Whoever you are out there, John Gurney wants you to know that the diamonds you stole are worthless.

They look like cinders, not diamonds, don't they? There even is a $200 reward if you'll just give them back, please.

Gurney, a professor of geochemistry from South Africa who is visiting here, spent three years collecting his small pouch of monetarily worthless, throwaway diamonds, a type usually destroyed in the diamond-mining process. It is the impurity of the crystals that fascinates Gurney.

On Thursday, at Dulles airport, he picked up an eight-by-eight-inch box, wrapped in linen and marked with wax seals saying Diamond Trading Corporation. The little pouch contained the only good samples in the world of the impure diamonds, those with minute fusions with other crystals.

But over the weekend they were stolen from Gurney's temporary home in Silver Spring.

"I don't care how I get them back," said Gurney. "I'm not interested in who took them. And whoever returns them, I'm not interested in how the person explains how he got them. He can give them to me or to The Washington Post, or whatever. I just want to get them back."

They are a scientific oddity because diamonds are probably the most naturally pure substance on earth, pure carbon crystallized at huge pressures and high temperatures about 100 miles below the surface of the earth.

Among all the crystals, diamonds alone very rarely fuse with crystals of other minerals when they develop.

Gurney has -- or perhaps had, if he can't get his diamonds back -- a four-month research grant at the Carnegie Institution in Washington to study the 250 cinders. It is not known at what precise temperature and depth diamonds are formed, and why they are so pure. But other, softer crystals, such as Gurney's, can be tested to answer those questions.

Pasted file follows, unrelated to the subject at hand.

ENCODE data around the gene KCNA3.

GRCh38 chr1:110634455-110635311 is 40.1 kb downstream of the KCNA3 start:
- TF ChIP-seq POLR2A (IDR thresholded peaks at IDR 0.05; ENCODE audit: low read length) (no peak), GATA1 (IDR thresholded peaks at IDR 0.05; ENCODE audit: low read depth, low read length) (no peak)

So after three years of collecting, John Gurney came to Carnegie to study them. He worked Friday and Saturday. Since he was alone in the Carnegie laboratory on Saturday and didn't know where he might store them, he brought them to his temporary residence in Silver Spring.

When he left for the weekend, he put the little pouch under the base of a pedestal. On top of it were several drawers and a heavy clock -- a couple of hundred pounds of deterrence.

But someone seemed to want only those diamonds. More than $1,000 worth of camera equipment was untouched, and the burglar apparently searched only in places likely to hold a small pouch. The burglar dumped out a box of raisin bran, for example, and opened all the drawers in the place, before leaving with the bag of rare cinders.

Gurney speculates that someone overheard a conversation about the diamonds being studied, and thought that they were valuable.

"I haven't got much money," Gurney said, "but I can pay $200 to get them back."